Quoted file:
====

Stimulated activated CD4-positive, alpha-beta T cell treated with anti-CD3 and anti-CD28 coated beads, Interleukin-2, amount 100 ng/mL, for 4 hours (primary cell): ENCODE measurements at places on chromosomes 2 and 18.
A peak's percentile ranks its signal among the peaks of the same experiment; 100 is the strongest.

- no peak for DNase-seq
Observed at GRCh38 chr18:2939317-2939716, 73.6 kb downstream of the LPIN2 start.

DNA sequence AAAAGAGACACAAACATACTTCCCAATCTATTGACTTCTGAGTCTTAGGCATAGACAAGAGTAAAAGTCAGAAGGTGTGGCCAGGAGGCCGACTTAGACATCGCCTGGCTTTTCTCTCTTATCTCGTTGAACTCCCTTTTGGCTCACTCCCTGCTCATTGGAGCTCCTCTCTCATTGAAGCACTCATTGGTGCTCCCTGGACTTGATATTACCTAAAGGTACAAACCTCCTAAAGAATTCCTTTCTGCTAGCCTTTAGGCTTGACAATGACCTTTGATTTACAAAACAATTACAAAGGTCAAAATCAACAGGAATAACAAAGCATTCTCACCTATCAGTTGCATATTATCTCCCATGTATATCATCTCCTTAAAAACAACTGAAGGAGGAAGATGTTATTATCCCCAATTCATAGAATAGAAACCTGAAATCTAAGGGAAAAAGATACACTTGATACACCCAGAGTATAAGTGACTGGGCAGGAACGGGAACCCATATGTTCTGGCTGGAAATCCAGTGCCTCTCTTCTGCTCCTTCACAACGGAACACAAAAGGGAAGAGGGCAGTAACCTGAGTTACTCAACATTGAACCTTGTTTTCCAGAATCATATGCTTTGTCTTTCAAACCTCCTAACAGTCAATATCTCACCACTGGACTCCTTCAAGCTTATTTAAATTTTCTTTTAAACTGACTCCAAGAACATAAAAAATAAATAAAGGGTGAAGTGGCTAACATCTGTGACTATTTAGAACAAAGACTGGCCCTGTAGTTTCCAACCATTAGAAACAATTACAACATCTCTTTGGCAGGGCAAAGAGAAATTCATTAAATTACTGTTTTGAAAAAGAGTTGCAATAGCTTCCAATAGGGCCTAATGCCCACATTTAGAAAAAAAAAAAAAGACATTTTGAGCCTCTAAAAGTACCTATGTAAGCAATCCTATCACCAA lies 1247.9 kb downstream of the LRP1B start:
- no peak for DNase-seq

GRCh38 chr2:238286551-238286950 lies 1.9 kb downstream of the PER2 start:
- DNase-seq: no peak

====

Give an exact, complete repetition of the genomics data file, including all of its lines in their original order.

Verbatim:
Stimulated activated CD4-positive, alpha-beta T cell treated with anti-CD3 and anti-CD28 coated beads, Interleukin-2, amount 100 ng/mL, for 4 hours (primary cell): ENCODE measurements at places on chromosomes 2 and 18.
A peak's percentile ranks its signal among the peaks of the same experiment; 100 is the strongest.

- no peak for DNase-seq
Observed at GRCh38 chr18:2939317-2939716, 73.6 kb downstream of the LPIN2 start.

DNA sequence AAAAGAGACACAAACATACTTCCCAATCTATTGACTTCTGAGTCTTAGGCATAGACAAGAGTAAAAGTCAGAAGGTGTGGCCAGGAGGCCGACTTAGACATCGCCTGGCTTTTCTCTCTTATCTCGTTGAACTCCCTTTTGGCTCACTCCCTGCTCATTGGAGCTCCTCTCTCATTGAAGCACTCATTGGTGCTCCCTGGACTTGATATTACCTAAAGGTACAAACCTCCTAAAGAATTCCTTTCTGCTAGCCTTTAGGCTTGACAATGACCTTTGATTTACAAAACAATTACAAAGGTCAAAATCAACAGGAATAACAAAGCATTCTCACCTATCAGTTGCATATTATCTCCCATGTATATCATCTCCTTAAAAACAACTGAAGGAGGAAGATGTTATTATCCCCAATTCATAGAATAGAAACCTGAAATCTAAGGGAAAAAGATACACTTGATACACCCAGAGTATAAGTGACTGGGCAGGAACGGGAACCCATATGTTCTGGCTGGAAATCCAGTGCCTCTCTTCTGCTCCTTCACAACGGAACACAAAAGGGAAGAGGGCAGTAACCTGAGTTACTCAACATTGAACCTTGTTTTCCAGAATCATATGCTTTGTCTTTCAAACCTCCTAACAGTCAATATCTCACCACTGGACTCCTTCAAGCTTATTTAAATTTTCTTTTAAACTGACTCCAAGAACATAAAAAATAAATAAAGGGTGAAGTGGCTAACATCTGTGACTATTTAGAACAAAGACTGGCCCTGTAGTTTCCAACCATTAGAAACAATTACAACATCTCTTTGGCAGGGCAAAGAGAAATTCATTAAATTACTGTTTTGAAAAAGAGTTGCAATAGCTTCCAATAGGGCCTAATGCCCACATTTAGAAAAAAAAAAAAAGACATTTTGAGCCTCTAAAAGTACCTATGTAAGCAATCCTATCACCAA lies 1247.9 kb downstream of the LRP1B start:
- no peak for DNase-seq

GRCh38 chr2:238286551-238286950 lies 1.9 kb downstream of the PER2 start:
- DNase-seq: no peak